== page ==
Pittsburgh Stingers

The Pittsburgh Stingers are a defunct indoor soccer team that played in the Continental Indoor Soccer League (CISL) for two seasons from 1994 to 1995.

Portland Pride

The Portland Pride are a defunct indoor soccer team that played in the Continental Indoor Soccer League (CISL) from 1993 to 1997.

Sacramento Knights

Sacramento Knights were an indoor soccer team that played from 1993 to 2001 in ARCO Arena and were owned by the NBA's Sacramento Kings. The team played in the Continental Indoor Soccer League from 1993 to 1997. The team then moved to the World Indoor Soccer League in 1998 after the CISL folded. The team itself folded when the WISL merged with the Major Indoor Soccer League in 2001.

Sam George (soccer)

Sam George (born June 29, 1970 in Mission Viejo, California) is a retired American soccer midfielder who played two seasons in the Western Soccer Alliance, three in the Continental Indoor Soccer League and four in Major League Soccer.

Samuel Ekemé

Samuel Ekemé Ndiba (born July 12, 1966 in Kumba) is a Cameroonian former football player who spent ten seasons in Cameroon, one in Major League Soccer, at least two in the USISL, one in the Continental Indoor Soccer League and five in the National Professional Soccer League / Major Indoor Soccer League. He was a member of the Cameroon national football team at the 1994 World Cup.

San Jose Grizzlies

San Jose Grizzlies were a professional indoor soccer team based in San Jose, California. The team was founded on November 24, 1993 as a member of the Continental Indoor Soccer League. After playing in the 1994 and 1995 CISL seasons, the Grizzlies folded following the 1995 season. The team played at San Jose Arena. In two seasons the Grizzlies avg. attendance was 3,712.

Seattle SeaDogs

The Seattle SeaDogs are a defunct indoor soccer team that played in the Continental Indoor Soccer League (CISL) from 1995 to 1997. They won the last CISL championship in 1997.

Washington Warthogs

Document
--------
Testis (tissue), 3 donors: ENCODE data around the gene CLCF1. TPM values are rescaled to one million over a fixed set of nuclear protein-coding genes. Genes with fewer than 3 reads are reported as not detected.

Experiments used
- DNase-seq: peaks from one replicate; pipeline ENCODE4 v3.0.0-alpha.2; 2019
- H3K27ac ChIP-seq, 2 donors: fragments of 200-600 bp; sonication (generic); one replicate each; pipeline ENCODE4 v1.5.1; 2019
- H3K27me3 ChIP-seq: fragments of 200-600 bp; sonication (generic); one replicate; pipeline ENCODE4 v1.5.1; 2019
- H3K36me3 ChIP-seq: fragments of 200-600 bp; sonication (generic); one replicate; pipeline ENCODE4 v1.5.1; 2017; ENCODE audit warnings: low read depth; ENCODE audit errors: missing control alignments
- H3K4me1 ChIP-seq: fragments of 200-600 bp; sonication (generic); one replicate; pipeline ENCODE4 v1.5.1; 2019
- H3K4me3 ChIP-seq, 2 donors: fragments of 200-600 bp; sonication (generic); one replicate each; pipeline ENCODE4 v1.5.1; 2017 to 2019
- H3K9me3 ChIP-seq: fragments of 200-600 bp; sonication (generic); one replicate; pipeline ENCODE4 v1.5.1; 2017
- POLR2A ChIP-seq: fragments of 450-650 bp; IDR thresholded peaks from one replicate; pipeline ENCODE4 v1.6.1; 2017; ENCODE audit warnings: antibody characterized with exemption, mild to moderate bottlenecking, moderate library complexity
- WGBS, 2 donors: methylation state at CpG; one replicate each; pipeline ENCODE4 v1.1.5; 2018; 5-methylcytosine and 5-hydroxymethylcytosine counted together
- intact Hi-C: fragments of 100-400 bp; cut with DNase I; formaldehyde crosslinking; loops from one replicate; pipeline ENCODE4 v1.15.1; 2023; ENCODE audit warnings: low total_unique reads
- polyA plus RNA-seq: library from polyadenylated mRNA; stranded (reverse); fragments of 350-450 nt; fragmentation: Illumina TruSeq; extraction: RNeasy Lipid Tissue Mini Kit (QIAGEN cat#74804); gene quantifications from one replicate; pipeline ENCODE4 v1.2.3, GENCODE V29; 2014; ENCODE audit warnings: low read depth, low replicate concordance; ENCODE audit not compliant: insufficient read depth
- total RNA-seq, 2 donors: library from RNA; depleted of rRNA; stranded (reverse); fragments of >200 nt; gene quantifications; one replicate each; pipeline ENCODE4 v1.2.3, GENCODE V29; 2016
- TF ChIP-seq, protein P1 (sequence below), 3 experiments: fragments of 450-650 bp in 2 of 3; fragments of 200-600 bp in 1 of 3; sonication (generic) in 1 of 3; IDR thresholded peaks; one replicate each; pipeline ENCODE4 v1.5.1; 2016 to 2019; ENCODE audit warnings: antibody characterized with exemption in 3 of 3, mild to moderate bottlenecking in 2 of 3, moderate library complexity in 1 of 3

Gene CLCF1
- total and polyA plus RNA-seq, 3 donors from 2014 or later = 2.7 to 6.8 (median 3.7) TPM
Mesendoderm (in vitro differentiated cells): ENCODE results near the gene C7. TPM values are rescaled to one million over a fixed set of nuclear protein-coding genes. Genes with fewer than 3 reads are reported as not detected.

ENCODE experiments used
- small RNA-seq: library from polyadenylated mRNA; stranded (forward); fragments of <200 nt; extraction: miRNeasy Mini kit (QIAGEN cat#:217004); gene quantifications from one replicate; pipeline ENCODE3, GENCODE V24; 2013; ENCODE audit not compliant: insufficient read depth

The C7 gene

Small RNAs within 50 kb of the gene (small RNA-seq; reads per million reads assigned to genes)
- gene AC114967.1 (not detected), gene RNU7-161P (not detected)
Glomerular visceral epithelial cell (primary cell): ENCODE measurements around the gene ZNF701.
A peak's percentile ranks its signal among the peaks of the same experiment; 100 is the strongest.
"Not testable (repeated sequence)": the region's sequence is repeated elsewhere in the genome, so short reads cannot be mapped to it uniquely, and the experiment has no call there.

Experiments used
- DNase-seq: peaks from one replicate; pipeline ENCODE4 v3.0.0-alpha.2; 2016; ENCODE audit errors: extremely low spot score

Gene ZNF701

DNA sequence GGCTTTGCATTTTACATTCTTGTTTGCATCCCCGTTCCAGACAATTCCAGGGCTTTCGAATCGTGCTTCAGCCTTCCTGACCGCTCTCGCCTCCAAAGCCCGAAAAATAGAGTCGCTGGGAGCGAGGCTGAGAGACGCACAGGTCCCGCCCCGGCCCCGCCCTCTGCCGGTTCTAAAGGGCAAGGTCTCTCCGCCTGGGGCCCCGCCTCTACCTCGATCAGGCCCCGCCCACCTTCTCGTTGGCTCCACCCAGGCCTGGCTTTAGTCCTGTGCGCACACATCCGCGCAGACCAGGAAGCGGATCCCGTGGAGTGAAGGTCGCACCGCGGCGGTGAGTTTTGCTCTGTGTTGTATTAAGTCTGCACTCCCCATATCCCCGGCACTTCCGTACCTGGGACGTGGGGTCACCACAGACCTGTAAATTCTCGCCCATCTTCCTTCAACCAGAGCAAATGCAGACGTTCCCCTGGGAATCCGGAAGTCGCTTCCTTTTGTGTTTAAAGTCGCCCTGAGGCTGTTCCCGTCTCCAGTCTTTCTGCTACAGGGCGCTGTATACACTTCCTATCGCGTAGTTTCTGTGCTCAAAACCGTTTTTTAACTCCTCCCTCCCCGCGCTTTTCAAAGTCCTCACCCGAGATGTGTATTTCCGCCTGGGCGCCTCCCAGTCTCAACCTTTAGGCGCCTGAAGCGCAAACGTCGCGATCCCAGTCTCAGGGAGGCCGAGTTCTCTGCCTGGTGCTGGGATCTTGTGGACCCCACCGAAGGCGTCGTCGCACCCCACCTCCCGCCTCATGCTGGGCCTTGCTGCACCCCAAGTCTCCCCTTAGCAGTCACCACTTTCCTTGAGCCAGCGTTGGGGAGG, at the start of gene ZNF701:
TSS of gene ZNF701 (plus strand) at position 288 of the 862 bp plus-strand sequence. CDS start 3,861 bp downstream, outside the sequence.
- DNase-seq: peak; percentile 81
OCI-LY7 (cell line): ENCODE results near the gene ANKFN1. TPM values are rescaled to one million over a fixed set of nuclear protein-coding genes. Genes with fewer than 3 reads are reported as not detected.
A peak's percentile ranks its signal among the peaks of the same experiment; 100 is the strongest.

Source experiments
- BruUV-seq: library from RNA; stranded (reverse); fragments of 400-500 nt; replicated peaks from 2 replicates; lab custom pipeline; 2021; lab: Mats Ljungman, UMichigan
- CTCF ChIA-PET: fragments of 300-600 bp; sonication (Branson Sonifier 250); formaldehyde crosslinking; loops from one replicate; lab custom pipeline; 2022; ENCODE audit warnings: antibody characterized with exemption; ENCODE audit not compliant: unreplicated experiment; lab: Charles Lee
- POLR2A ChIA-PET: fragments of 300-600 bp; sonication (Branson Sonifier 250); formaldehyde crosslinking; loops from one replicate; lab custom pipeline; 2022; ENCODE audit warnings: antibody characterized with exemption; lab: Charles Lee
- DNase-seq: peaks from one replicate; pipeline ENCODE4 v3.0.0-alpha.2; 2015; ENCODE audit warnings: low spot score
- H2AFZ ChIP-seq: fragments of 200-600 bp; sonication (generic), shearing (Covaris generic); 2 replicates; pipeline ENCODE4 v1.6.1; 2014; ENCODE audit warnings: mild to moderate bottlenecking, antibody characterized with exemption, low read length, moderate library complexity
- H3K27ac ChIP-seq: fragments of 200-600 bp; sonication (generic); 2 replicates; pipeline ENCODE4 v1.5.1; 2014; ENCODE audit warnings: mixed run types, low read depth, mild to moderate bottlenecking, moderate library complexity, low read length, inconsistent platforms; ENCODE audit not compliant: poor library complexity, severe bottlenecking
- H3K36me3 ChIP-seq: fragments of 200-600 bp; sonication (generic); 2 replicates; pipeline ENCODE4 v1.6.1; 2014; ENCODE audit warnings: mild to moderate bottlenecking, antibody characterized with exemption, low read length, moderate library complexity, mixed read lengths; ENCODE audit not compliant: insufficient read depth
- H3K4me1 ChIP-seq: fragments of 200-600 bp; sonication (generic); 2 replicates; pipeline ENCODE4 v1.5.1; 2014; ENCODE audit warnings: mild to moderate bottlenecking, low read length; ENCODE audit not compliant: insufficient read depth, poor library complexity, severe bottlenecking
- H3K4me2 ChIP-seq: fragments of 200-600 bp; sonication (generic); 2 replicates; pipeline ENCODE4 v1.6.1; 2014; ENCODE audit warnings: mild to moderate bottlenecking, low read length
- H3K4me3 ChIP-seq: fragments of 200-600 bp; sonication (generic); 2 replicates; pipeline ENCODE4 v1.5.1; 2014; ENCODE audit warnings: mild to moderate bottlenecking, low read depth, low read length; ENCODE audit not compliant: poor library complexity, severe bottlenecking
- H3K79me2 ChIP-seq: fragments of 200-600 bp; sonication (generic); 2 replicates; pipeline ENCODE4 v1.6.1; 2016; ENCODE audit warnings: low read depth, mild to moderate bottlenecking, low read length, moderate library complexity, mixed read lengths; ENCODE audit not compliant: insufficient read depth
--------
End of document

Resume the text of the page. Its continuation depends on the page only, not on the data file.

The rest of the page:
The Washington Warthogs were a professional indoor soccer team in the Continental Indoor Soccer League (CISL) from 1994–1997. They played their home games in the USAir Arena in Landover, Maryland, an arena they shared with the Washington Capitals, Washington Bullets and the Georgetown Hoyas.

The Warthogs featured the league's only female player, first with Colette Cunningham and then Kristine Lilly replaced her the next year. Also of note, their head coach, Jim Gabarra, was also a player.

The Warthogs were particularly popular with families, as parents would take their kids to the inexpensive games. The team's popularity largely fed on growing participation in soccer among area youth.

The two top players of the team over its history were Denison Cabral and Dante Washington. Both went on to strong outdoor careers with Washington playing in MLS, and both later played for the Baltimore Blast of the MISL.

The 4 season that the Warthogs played in Washington they average attendance was 6,489 per game.

Clyde Watson went on to coach Women's Professional Soccer and girls elite travel soccer.

Ritchie Burke, Irad Young, and Marcello Valencia became coaches for Public and Private schools, as well as travel soccer teams.

David Tenney was in charge of Manassas soccer Goalkeepers, now lives in Washington State.

Kyle Glasgow was the only fan elected to the Warthog hall of fame.

Some games were televised on HTS.

Continental Indoor Soccer League seasons
Defunct soccer leagues in the United States